Finance Monthly - August 2023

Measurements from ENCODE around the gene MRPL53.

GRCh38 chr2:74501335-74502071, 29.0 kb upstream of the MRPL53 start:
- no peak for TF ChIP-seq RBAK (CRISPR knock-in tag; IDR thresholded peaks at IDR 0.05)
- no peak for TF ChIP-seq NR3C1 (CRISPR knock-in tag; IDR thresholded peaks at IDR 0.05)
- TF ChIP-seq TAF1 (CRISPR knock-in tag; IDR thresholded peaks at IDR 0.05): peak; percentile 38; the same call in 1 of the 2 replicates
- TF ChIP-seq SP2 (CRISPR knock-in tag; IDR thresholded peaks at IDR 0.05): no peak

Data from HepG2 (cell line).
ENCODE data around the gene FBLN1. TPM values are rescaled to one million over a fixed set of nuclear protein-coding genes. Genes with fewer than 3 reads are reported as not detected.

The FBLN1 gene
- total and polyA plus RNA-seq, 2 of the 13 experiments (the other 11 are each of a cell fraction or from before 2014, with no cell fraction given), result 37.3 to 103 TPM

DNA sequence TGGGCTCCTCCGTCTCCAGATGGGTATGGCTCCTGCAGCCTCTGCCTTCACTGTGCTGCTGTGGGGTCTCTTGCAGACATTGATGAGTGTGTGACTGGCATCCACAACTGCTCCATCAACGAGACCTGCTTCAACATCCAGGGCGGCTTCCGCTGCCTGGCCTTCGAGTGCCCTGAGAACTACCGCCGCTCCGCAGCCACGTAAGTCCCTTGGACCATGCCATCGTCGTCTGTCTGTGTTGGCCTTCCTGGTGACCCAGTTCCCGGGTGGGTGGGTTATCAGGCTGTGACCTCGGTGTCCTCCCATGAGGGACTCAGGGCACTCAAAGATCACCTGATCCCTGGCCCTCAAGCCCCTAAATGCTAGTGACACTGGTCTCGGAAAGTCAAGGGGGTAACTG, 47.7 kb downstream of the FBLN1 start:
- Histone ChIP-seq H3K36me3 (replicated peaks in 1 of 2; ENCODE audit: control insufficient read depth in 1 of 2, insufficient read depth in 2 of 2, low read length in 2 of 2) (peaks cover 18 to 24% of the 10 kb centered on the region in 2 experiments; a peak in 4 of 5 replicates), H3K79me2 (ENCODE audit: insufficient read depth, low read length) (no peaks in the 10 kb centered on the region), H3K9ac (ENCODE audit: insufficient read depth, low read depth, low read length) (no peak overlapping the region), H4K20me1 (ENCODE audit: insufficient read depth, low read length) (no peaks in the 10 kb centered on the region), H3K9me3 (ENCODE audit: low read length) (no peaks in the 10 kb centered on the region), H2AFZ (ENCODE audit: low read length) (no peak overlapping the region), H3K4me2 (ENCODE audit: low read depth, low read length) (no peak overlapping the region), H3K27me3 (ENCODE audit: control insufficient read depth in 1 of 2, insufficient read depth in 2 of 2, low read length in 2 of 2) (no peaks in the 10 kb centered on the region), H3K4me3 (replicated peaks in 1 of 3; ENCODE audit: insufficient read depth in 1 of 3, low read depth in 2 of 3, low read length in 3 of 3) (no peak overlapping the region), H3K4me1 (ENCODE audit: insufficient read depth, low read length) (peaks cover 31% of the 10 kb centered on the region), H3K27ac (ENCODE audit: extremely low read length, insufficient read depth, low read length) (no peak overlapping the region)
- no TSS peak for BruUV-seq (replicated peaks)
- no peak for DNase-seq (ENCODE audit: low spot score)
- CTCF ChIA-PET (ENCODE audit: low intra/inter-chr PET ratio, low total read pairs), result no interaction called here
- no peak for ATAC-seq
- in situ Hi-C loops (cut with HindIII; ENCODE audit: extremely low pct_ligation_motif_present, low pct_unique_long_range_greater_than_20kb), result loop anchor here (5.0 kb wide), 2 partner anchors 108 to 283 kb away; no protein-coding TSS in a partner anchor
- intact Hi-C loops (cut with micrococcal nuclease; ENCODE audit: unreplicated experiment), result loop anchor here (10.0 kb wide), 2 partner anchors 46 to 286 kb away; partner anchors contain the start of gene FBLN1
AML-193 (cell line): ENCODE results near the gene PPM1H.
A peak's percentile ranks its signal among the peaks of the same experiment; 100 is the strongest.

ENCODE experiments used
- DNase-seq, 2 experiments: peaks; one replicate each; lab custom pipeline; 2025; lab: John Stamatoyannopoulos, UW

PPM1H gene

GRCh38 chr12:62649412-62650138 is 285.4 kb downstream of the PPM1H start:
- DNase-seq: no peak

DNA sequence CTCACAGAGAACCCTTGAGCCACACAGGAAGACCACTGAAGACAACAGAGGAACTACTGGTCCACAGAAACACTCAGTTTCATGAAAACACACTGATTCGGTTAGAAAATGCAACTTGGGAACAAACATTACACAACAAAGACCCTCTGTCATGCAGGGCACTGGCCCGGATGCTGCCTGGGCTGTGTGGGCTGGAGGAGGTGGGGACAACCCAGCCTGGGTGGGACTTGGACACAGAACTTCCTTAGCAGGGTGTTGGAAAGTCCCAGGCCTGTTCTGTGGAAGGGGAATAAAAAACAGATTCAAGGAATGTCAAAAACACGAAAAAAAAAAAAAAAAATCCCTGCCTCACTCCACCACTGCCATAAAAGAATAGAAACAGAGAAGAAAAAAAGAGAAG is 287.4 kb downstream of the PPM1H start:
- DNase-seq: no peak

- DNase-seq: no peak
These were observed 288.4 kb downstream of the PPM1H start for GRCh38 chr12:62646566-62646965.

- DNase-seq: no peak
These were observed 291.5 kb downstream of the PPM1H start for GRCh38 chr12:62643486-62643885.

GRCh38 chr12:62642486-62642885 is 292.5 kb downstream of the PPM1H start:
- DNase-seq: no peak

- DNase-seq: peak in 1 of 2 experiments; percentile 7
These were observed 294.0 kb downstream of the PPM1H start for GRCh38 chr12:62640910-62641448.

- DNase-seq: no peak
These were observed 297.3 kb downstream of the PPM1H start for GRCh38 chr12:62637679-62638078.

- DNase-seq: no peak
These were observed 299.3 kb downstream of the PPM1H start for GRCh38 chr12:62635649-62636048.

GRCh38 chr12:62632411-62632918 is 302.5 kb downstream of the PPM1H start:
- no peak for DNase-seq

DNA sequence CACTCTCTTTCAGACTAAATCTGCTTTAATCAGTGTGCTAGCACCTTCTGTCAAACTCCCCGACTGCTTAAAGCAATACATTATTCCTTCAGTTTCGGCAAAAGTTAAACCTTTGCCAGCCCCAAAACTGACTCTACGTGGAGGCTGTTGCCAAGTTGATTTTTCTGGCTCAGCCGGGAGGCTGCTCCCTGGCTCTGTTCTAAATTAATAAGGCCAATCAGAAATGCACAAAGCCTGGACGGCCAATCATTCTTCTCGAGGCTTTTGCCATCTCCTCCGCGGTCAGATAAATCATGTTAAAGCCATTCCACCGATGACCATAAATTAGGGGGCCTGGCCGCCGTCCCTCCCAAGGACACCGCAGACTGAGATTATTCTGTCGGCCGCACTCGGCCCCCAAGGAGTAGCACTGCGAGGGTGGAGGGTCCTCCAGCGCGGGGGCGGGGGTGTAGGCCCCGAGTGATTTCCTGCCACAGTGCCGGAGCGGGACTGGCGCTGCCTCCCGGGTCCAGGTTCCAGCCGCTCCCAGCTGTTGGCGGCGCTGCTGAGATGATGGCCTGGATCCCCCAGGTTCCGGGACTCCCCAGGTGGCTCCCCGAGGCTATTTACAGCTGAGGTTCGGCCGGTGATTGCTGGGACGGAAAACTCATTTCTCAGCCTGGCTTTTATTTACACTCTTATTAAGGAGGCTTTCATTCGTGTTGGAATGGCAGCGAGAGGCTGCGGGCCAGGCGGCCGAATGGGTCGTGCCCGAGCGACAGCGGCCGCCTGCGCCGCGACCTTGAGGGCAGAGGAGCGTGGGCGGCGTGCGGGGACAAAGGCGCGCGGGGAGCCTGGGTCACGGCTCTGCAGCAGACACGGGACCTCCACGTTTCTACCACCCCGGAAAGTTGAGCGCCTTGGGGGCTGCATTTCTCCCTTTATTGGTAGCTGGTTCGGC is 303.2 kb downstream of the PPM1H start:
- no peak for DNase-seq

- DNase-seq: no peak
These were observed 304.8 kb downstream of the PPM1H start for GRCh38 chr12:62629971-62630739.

one that becomes obvious later in the process – is to integrate this information into core strategic and financial planning, in order to ensure the future profitability, and perhaps viability, of a business model. ESG performance is now monitored in boardrooms. A growing number of firms are tying the remuneration of executives to sustainability criteria. There are persistent market signals which suggest such metrics will increasingly dictate firms’ access to and cost of capital. This isn’t just virtue signalling – investors realise the need to price sustainabilityrelated risks in the face of systemic global changes, or else suffer damage to their own returns. Corporate balance sheets do not sufficiently value externalities, including the dependence of business value creation on the environment and natural resources. Business growth plans typically fail to account for the escalating costs of climate change, biodiversity loss, and societal trends. Sustainability and finance remain decoupled, and a company’s ESG goals, which aim to reduce impacts, are often at odds with its financial targets which expect growth. It is also vital that companies plan for an uncertain future. It is a relative certainty that physical risks posed by climate change, including more frequent and severe extreme weather, will cause greater disruption to businesses in the future. However, the rate of societal transformation to a green economy is contingent on numerous uncertain near- and long-term factors: who wins the next US election; the state of global geopolitics; and stabilisation of an inflating economy. The potential transition risks resulting from these economic shifts require companies to plan differently. It is necessary to measure a business as it is today, but also essential that companies do not bet on one future but plan for multiple scenarios. This will ensure that targets are grounded in a realistic view of the future, and that a company’s dependence on factors outside its control are quantified. Quantifying the ROI of sustainable action To implement a cost-effective and impactful sustainability strategy, businesses need to accurately assess the return on investment from not only an environmental or social but also a financial perspective. Understanding the price of removing one unit of emissions (or other impact), or “marginal abatement cost”, of individual initiatives ensures those which are most cost effective, and lead to the greatest emissions reductions, can be prioritised. Quantifying in financial terms how initiatives will reduce or mitigate a company’s exposure to physical or transition risks can further build a case for investment across the company. For instance, quantifying how the decarbonisation initiatives put forward by a company will reduce its exposure to increased carbon pricing risk in the future. This level of information is increasingly being called for by investors, asset managers and other stakeholders, keen to understand the wider financial implications of a company’s net zero plan. For decarbonisation initiatives, this is all relatively straightforward as there is a common, widelyunderstand metric for calculating impact: tonnes of carbon dioxide equivalent. With corporate sustainability disclosure expanding to encompass social and governance dimensions, a new challenge is being posed: how to quantify and compare social or governance impacts without a common, standardised metric? Some individual KPIs are readily quantifiable, such as ensuring no child labour within a supply chain, but others focusing on positive social considerations and human rights issues require greater examination and agreement of how best to meaningfully assess and quantify impact. Investors realise the need to price sustainabilityrelated risks in the face of systemic global changes, or else suffer damage to their own returns. Finance Monthly. Business 51

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